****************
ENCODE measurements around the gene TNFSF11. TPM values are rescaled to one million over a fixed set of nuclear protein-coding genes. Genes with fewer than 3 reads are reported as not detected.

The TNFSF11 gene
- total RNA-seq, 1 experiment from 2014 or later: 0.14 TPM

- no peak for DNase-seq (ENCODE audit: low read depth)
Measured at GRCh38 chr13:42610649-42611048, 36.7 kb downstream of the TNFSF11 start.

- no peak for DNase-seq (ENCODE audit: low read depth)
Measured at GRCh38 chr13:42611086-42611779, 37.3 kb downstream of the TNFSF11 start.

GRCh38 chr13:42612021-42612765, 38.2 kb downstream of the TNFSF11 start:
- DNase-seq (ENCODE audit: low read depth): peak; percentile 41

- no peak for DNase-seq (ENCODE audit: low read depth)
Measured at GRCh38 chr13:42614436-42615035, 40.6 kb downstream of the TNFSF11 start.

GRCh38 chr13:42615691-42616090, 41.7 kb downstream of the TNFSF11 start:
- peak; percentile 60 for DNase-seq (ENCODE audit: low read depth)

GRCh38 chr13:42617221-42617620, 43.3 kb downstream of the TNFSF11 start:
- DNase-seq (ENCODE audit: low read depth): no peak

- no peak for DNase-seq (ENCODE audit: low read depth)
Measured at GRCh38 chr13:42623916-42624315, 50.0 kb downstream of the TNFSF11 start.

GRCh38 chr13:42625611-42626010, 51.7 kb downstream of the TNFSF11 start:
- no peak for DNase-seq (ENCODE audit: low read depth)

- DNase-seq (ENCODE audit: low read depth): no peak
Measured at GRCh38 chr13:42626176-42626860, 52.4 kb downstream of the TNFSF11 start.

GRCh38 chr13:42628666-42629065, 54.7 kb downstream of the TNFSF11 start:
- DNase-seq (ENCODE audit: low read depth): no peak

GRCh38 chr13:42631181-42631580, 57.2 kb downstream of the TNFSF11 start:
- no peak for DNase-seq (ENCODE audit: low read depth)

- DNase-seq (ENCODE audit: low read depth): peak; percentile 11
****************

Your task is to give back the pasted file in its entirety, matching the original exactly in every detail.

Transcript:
ENCODE measurements around the gene TNFSF11. TPM values are rescaled to one million over a fixed set of nuclear protein-coding genes. Genes with fewer than 3 reads are reported as not detected.

The TNFSF11 gene
- total RNA-seq, 1 experiment from 2014 or later: 0.14 TPM

- no peak for DNase-seq (ENCODE audit: low read depth)
Measured at GRCh38 chr13:42610649-42611048, 36.7 kb downstream of the TNFSF11 start.

- no peak for DNase-seq (ENCODE audit: low read depth)
Measured at GRCh38 chr13:42611086-42611779, 37.3 kb downstream of the TNFSF11 start.

GRCh38 chr13:42612021-42612765, 38.2 kb downstream of the TNFSF11 start:
- DNase-seq (ENCODE audit: low read depth): peak; percentile 41

- no peak for DNase-seq (ENCODE audit: low read depth)
Measured at GRCh38 chr13:42614436-42615035, 40.6 kb downstream of the TNFSF11 start.

GRCh38 chr13:42615691-42616090, 41.7 kb downstream of the TNFSF11 start:
- peak; percentile 60 for DNase-seq (ENCODE audit: low read depth)

GRCh38 chr13:42617221-42617620, 43.3 kb downstream of the TNFSF11 start:
- DNase-seq (ENCODE audit: low read depth): no peak

- no peak for DNase-seq (ENCODE audit: low read depth)
Measured at GRCh38 chr13:42623916-42624315, 50.0 kb downstream of the TNFSF11 start.

GRCh38 chr13:42625611-42626010, 51.7 kb downstream of the TNFSF11 start:
- no peak for DNase-seq (ENCODE audit: low read depth)

- DNase-seq (ENCODE audit: low read depth): no peak
Measured at GRCh38 chr13:42626176-42626860, 52.4 kb downstream of the TNFSF11 start.

GRCh38 chr13:42628666-42629065, 54.7 kb downstream of the TNFSF11 start:
- DNase-seq (ENCODE audit: low read depth): no peak

GRCh38 chr13:42631181-42631580, 57.2 kb downstream of the TNFSF11 start:
- no peak for DNase-seq (ENCODE audit: low read depth)

- DNase-seq (ENCODE audit: low read depth): peak; percentile 11